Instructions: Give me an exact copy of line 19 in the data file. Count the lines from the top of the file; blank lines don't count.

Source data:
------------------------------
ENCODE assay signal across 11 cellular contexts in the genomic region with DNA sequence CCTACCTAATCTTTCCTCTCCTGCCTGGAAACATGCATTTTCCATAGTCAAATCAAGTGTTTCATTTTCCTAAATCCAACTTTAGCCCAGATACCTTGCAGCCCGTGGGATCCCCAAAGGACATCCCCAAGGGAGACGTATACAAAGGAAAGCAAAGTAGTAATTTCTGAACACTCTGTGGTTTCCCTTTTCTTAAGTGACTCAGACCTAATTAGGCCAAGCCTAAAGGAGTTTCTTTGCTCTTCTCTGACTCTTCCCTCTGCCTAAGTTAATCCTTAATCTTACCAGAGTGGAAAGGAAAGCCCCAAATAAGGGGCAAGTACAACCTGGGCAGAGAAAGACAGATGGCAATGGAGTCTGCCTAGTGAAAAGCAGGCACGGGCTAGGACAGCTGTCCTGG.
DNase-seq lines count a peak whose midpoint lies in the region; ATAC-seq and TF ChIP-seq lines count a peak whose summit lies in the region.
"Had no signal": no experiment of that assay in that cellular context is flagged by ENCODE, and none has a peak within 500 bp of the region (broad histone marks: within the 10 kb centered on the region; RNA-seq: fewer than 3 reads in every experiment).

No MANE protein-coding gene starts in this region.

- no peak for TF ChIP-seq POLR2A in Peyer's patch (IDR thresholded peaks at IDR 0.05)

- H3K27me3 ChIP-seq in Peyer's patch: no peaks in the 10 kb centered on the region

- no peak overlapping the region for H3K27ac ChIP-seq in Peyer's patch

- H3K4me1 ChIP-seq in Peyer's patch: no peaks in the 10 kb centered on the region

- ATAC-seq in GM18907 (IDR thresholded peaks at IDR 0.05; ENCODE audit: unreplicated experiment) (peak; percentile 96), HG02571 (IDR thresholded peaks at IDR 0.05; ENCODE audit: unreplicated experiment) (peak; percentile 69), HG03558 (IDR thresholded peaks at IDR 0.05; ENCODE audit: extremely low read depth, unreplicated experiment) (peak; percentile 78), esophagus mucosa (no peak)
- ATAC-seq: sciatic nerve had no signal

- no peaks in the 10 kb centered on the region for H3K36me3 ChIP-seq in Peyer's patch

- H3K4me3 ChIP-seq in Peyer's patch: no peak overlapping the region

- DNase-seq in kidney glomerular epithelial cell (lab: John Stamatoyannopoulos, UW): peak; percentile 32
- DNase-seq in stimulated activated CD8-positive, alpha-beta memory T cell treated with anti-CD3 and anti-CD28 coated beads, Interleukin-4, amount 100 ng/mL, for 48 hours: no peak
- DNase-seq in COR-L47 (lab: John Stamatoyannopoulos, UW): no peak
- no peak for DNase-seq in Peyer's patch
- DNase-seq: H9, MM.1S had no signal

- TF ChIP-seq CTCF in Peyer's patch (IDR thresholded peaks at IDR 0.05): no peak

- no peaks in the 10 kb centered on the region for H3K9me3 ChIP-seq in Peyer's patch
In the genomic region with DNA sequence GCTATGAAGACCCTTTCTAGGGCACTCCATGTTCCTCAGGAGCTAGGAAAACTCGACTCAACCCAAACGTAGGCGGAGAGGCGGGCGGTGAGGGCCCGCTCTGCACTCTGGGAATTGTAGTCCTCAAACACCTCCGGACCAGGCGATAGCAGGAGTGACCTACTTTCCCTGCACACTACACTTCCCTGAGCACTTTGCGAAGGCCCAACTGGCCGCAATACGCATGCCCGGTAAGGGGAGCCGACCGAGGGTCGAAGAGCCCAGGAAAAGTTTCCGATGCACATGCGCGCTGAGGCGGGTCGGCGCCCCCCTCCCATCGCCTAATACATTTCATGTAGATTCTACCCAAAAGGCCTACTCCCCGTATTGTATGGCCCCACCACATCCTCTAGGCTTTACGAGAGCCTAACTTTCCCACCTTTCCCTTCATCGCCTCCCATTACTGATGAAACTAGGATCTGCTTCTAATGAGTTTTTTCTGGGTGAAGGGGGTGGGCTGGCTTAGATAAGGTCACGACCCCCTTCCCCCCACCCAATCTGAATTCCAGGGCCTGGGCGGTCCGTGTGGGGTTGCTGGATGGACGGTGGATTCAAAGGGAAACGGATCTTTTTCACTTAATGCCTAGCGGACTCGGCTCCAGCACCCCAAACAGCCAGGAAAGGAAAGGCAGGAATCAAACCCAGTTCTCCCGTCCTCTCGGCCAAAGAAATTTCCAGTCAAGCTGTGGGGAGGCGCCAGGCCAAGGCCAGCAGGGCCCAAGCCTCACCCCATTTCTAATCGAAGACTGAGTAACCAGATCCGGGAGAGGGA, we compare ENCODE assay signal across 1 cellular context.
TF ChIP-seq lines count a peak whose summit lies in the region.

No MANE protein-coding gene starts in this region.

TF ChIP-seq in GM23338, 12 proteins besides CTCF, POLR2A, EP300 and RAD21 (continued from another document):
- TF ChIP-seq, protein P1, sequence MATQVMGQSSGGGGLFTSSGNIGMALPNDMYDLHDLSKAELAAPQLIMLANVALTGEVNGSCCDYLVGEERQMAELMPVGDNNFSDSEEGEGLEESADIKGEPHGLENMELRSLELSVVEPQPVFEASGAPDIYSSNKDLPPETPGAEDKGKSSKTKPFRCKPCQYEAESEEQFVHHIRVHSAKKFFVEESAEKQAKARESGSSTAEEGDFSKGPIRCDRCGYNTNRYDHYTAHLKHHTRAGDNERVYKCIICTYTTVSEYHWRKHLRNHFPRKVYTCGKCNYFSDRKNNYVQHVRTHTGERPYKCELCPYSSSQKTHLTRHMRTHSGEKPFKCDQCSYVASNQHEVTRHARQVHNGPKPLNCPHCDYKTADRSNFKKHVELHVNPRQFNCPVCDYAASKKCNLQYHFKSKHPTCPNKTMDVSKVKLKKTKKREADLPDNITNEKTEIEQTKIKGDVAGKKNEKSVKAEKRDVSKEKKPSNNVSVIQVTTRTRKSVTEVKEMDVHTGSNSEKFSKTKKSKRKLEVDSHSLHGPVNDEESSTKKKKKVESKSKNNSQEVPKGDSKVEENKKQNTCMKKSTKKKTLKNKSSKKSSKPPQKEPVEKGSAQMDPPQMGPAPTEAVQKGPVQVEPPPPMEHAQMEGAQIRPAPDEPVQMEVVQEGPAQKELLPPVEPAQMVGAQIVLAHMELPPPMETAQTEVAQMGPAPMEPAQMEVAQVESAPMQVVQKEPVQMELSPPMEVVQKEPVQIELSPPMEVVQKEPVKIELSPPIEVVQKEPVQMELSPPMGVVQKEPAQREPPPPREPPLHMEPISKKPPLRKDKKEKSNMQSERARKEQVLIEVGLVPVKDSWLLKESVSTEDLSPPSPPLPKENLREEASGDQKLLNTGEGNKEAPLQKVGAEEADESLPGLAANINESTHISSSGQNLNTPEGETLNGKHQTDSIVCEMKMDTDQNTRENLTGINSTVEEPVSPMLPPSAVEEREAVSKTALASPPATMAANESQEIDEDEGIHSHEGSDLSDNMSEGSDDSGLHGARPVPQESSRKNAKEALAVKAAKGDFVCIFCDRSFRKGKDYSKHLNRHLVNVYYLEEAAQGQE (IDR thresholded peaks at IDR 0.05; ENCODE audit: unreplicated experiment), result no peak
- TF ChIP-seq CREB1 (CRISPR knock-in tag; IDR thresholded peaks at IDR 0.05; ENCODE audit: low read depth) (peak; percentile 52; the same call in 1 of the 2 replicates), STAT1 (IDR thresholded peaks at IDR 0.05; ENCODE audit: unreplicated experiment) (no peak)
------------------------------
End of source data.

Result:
- no peaks in the 10 kb centered on the region for H3K9me3 ChIP-seq in Peyer's patch